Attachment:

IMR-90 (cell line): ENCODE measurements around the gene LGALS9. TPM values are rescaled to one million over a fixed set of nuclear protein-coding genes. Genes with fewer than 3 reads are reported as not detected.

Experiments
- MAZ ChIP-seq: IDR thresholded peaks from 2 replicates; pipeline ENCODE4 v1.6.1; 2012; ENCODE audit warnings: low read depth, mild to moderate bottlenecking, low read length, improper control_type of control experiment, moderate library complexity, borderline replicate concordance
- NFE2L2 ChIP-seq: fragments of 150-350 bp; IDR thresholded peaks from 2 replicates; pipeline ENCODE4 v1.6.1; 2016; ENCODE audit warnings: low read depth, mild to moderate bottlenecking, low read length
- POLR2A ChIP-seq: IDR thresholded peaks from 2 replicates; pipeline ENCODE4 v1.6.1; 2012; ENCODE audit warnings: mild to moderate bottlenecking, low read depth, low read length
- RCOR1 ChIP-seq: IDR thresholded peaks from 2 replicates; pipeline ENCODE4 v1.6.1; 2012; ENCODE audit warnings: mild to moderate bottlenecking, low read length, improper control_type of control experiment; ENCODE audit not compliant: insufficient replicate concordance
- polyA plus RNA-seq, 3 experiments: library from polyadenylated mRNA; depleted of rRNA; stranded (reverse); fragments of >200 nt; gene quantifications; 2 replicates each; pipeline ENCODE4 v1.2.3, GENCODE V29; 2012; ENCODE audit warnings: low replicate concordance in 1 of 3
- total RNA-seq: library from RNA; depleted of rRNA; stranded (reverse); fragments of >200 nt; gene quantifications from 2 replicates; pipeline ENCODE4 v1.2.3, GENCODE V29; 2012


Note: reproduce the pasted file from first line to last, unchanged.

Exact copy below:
IMR-90 (cell line): ENCODE measurements around the gene LGALS9. TPM values are rescaled to one million over a fixed set of nuclear protein-coding genes. Genes with fewer than 3 reads are reported as not detected.

Experiments
- MAZ ChIP-seq: IDR thresholded peaks from 2 replicates; pipeline ENCODE4 v1.6.1; 2012; ENCODE audit warnings: low read depth, mild to moderate bottlenecking, low read length, improper control_type of control experiment, moderate library complexity, borderline replicate concordance
- NFE2L2 ChIP-seq: fragments of 150-350 bp; IDR thresholded peaks from 2 replicates; pipeline ENCODE4 v1.6.1; 2016; ENCODE audit warnings: low read depth, mild to moderate bottlenecking, low read length
- POLR2A ChIP-seq: IDR thresholded peaks from 2 replicates; pipeline ENCODE4 v1.6.1; 2012; ENCODE audit warnings: mild to moderate bottlenecking, low read depth, low read length
- RCOR1 ChIP-seq: IDR thresholded peaks from 2 replicates; pipeline ENCODE4 v1.6.1; 2012; ENCODE audit warnings: mild to moderate bottlenecking, low read length, improper control_type of control experiment; ENCODE audit not compliant: insufficient replicate concordance
- polyA plus RNA-seq, 3 experiments: library from polyadenylated mRNA; depleted of rRNA; stranded (reverse); fragments of >200 nt; gene quantifications; 2 replicates each; pipeline ENCODE4 v1.2.3, GENCODE V29; 2012; ENCODE audit warnings: low replicate concordance in 1 of 3
- total RNA-seq: library from RNA; depleted of rRNA; stranded (reverse); fragments of >200 nt; gene quantifications from 2 replicates; pipeline ENCODE4 v1.2.3, GENCODE V29; 2012